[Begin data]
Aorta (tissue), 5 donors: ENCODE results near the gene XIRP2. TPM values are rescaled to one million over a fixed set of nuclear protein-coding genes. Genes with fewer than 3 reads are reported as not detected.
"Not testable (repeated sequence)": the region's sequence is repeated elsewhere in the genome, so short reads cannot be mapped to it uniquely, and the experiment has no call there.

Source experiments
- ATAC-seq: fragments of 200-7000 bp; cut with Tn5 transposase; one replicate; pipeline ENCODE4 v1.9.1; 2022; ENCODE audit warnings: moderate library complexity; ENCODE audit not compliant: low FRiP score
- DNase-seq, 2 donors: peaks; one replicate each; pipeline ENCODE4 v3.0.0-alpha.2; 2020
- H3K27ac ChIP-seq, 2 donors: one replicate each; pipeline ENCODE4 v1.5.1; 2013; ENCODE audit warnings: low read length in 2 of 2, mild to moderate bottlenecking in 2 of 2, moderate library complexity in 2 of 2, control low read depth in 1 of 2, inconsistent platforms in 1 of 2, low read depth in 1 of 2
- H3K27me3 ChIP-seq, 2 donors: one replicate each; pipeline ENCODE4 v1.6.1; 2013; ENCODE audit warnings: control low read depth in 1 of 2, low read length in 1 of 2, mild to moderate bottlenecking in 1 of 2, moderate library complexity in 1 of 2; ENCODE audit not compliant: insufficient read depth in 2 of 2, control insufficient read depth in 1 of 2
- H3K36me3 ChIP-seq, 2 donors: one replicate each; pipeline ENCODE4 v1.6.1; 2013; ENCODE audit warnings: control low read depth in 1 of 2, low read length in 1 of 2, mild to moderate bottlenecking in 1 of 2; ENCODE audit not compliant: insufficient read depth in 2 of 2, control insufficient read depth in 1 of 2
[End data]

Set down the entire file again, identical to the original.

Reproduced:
Aorta (tissue), 5 donors: ENCODE results near the gene XIRP2. TPM values are rescaled to one million over a fixed set of nuclear protein-coding genes. Genes with fewer than 3 reads are reported as not detected.
"Not testable (repeated sequence)": the region's sequence is repeated elsewhere in the genome, so short reads cannot be mapped to it uniquely, and the experiment has no call there.

Source experiments
- ATAC-seq: fragments of 200-7000 bp; cut with Tn5 transposase; one replicate; pipeline ENCODE4 v1.9.1; 2022; ENCODE audit warnings: moderate library complexity; ENCODE audit not compliant: low FRiP score
- DNase-seq, 2 donors: peaks; one replicate each; pipeline ENCODE4 v3.0.0-alpha.2; 2020
- H3K27ac ChIP-seq, 2 donors: one replicate each; pipeline ENCODE4 v1.5.1; 2013; ENCODE audit warnings: low read length in 2 of 2, mild to moderate bottlenecking in 2 of 2, moderate library complexity in 2 of 2, control low read depth in 1 of 2, inconsistent platforms in 1 of 2, low read depth in 1 of 2
- H3K27me3 ChIP-seq, 2 donors: one replicate each; pipeline ENCODE4 v1.6.1; 2013; ENCODE audit warnings: control low read depth in 1 of 2, low read length in 1 of 2, mild to moderate bottlenecking in 1 of 2, moderate library complexity in 1 of 2; ENCODE audit not compliant: insufficient read depth in 2 of 2, control insufficient read depth in 1 of 2
- H3K36me3 ChIP-seq, 2 donors: one replicate each; pipeline ENCODE4 v1.6.1; 2013; ENCODE audit warnings: control low read depth in 1 of 2, low read length in 1 of 2, mild to moderate bottlenecking in 1 of 2; ENCODE audit not compliant: insufficient read depth in 2 of 2, control insufficient read depth in 1 of 2